Polaroid Project 6: Malapascua Island, Philippines

While we haven’t blogged in nearly two years, we’ve realized that its nice to have a record of our travels (more for us than for readers). We’re going to try to add a few past trips in the coming weeks and keep things updated moving forward. If you’re new to the Polaroid Project, check out the first post for an explanation or the archives for other iterations.

Before our trip to the Philippines, we upgraded the Polaroid Project by purchasing a FujiFilm Instax Share SP-1 Smartphone Printer. The printer still prints on instant developing film just like the old camera, so we lost none of the magic of watching an image appear out of nowhere. But we also gained a few big advantages. First, we could take photos on our iPhones. This means we could take as many as we needed and then crop or edit until the subject was completely happy with his or her photo. Second, we could print multiple copies of the same photo. So if friends wanted to pose together, they no longer needed to fight over the resulting image. Lastly, since the photo taking and printing are separate, we can still give away the portraits, but also keep digital copies for ourselves.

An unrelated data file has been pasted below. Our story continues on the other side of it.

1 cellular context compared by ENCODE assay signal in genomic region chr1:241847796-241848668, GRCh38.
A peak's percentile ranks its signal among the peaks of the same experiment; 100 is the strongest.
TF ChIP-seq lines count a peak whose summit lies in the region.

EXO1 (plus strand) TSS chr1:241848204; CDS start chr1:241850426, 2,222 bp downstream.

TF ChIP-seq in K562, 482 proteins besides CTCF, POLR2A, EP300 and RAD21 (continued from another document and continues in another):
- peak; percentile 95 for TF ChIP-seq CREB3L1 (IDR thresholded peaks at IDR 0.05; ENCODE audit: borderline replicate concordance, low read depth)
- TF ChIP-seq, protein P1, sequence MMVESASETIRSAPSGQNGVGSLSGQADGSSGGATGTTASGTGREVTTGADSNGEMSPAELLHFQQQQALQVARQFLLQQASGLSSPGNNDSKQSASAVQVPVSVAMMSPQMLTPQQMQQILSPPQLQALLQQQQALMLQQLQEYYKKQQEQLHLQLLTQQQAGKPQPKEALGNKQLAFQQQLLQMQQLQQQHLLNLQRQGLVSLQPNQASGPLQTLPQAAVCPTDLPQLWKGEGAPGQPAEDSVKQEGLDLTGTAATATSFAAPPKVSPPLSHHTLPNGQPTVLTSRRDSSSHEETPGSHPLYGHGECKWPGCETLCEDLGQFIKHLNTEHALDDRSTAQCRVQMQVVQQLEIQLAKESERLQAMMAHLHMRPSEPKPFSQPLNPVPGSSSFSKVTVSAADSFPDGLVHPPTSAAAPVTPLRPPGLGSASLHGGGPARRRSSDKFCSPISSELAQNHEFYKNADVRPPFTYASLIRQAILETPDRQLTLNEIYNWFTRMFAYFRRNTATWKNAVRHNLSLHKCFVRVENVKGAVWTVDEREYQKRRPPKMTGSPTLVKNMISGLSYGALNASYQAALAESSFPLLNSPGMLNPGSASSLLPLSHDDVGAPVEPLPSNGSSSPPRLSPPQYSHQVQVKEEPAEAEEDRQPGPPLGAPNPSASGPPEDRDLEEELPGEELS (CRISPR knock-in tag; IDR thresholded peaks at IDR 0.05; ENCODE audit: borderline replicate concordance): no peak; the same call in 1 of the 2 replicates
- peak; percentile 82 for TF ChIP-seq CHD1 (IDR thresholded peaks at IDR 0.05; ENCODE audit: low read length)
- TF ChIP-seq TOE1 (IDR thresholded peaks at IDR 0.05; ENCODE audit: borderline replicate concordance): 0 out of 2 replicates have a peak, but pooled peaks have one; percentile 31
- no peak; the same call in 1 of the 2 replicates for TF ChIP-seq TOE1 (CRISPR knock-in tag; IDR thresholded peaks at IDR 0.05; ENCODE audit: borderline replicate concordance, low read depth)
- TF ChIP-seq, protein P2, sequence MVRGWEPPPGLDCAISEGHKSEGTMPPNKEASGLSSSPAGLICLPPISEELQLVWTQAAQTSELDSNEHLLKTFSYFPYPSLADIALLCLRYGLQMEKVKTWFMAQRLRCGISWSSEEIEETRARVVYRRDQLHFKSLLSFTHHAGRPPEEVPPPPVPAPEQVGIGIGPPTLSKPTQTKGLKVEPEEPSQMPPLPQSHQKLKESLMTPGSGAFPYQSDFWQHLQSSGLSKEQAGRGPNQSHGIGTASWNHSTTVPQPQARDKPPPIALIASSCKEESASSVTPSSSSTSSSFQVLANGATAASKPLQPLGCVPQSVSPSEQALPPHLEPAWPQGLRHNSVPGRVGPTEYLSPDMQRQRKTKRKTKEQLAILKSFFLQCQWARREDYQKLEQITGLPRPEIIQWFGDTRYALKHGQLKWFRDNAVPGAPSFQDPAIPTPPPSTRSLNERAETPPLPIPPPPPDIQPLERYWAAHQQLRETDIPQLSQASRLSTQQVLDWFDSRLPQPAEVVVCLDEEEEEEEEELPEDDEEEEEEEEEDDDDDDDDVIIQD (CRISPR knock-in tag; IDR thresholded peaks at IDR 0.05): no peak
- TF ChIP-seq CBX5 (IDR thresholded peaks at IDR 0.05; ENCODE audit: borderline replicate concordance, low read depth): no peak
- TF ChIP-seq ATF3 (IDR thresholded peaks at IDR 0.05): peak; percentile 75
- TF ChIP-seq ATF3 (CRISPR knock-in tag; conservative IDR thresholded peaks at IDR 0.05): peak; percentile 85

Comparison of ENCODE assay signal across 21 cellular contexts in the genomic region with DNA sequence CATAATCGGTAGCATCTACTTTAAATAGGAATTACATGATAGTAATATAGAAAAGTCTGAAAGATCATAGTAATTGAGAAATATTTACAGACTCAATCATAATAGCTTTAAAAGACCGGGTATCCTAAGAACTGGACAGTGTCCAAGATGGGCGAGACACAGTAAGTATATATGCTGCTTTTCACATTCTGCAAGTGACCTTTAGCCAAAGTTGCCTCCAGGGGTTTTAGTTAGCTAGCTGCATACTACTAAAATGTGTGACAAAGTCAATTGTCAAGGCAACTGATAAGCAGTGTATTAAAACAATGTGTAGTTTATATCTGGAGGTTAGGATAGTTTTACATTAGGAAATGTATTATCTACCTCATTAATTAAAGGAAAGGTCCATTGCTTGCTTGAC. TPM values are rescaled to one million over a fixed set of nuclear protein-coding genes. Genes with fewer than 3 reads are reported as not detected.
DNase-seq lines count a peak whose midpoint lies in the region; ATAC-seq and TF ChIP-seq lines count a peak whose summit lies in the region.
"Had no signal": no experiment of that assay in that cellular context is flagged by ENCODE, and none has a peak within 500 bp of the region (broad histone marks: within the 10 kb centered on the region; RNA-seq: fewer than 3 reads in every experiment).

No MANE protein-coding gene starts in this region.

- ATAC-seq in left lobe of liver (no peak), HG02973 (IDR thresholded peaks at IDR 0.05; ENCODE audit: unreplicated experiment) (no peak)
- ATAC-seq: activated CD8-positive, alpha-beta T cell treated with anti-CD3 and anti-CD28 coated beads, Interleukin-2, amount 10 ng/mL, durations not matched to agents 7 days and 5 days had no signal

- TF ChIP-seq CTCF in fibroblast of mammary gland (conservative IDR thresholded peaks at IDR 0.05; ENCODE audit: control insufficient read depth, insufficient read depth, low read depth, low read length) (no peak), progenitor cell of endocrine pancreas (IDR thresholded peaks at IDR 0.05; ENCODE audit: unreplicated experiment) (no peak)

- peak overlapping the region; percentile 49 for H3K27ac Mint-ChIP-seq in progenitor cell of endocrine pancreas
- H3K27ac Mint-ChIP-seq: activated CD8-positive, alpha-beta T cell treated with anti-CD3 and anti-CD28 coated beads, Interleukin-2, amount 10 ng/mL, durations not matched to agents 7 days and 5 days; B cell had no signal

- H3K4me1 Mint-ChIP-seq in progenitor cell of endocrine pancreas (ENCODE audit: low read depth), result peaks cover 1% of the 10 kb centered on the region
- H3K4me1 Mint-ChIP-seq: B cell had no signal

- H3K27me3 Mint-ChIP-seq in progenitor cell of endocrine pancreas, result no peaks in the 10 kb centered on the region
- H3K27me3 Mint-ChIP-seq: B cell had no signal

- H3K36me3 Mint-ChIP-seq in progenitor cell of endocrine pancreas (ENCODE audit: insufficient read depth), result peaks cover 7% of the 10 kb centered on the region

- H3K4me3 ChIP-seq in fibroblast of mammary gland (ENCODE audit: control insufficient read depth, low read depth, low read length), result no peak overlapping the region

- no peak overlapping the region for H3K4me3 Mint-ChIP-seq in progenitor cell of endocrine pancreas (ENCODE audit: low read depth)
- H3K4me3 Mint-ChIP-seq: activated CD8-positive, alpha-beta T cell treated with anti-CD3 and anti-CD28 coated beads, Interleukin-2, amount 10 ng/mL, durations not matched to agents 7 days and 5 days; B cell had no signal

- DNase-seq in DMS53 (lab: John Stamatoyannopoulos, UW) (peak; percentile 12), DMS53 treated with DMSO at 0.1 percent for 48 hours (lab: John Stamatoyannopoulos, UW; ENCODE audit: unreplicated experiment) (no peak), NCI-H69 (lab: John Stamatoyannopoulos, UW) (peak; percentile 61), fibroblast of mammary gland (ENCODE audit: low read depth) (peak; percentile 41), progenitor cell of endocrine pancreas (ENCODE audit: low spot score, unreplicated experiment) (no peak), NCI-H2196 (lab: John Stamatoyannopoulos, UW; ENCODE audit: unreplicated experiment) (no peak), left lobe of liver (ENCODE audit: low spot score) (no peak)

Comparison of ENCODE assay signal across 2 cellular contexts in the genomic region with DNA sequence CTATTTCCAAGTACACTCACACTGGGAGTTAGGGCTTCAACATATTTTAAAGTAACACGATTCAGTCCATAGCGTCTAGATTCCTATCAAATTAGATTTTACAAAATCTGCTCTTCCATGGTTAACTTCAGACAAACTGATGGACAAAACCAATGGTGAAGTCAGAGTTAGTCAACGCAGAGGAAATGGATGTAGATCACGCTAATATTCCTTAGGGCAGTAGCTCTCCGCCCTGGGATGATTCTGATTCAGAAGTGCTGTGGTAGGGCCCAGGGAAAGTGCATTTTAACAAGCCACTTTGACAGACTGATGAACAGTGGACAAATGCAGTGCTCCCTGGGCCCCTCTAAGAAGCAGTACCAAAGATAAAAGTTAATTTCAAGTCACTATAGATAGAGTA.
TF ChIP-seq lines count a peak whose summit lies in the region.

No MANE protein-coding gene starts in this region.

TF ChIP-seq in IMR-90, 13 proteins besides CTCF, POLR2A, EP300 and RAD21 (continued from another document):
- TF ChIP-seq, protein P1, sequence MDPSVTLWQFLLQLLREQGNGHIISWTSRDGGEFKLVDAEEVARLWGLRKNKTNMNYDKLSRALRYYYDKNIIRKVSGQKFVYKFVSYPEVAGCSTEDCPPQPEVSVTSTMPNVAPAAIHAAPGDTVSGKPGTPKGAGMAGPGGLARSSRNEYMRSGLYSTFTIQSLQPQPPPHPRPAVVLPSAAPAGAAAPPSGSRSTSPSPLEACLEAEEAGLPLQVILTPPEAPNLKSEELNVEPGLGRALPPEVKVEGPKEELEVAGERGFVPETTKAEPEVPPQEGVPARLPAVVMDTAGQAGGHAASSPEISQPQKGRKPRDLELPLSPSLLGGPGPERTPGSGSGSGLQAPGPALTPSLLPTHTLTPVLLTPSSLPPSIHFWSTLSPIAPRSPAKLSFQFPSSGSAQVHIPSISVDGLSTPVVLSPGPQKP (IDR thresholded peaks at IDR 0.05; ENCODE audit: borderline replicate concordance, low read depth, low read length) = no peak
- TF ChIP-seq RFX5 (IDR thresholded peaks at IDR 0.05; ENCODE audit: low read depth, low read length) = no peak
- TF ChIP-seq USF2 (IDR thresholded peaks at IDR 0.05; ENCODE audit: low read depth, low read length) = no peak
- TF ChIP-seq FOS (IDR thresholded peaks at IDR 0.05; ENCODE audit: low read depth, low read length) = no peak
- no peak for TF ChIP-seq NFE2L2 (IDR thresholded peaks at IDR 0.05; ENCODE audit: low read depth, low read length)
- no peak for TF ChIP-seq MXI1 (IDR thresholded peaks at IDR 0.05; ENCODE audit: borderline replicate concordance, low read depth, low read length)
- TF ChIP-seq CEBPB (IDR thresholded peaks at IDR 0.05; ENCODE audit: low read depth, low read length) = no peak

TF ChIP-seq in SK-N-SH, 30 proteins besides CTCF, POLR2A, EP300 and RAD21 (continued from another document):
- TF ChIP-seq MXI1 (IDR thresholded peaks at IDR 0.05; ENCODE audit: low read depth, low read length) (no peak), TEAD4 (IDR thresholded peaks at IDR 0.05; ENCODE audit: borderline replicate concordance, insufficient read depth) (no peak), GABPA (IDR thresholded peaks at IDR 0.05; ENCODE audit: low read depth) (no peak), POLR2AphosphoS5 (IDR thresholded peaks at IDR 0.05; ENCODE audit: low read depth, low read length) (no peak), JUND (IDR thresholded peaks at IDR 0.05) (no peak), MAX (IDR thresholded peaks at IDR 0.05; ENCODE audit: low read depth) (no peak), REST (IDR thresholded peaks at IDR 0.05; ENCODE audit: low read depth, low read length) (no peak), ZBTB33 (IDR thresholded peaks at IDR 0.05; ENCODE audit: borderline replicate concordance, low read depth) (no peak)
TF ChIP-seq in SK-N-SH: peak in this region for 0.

Our first stop in the Philippines was on Malapascua, a small island off the northern tip of Cebu, right in the heart of the Philippines. The island itself is only about a mile wide at its widest point. A rudimentary tourism scene is slowly starting to dominate the island’s coasts, but the narrow dirt streets that wind through the interior of the island are full of kids. We initially found a group of five kids who posed for a photo, but before we knew it, dozens of other kids surrounded us. Each had his own unique pose or hand signal.

2 thoughts on “Polaroid Project 6: Malapascua Island, Philippines

  1. This is a wonderful project. You have made lots of friends and given the natives a positive picture of Americans. Thanks for sharing.

Leave a Reply

Fill in your details below or click an icon to log in:

WordPress.com Logo

You are commenting using your WordPress.com account. Log Out /  Change )

Twitter picture

You are commenting using your Twitter account. Log Out /  Change )

Facebook photo

You are commenting using your Facebook account. Log Out /  Change )

Connecting to %s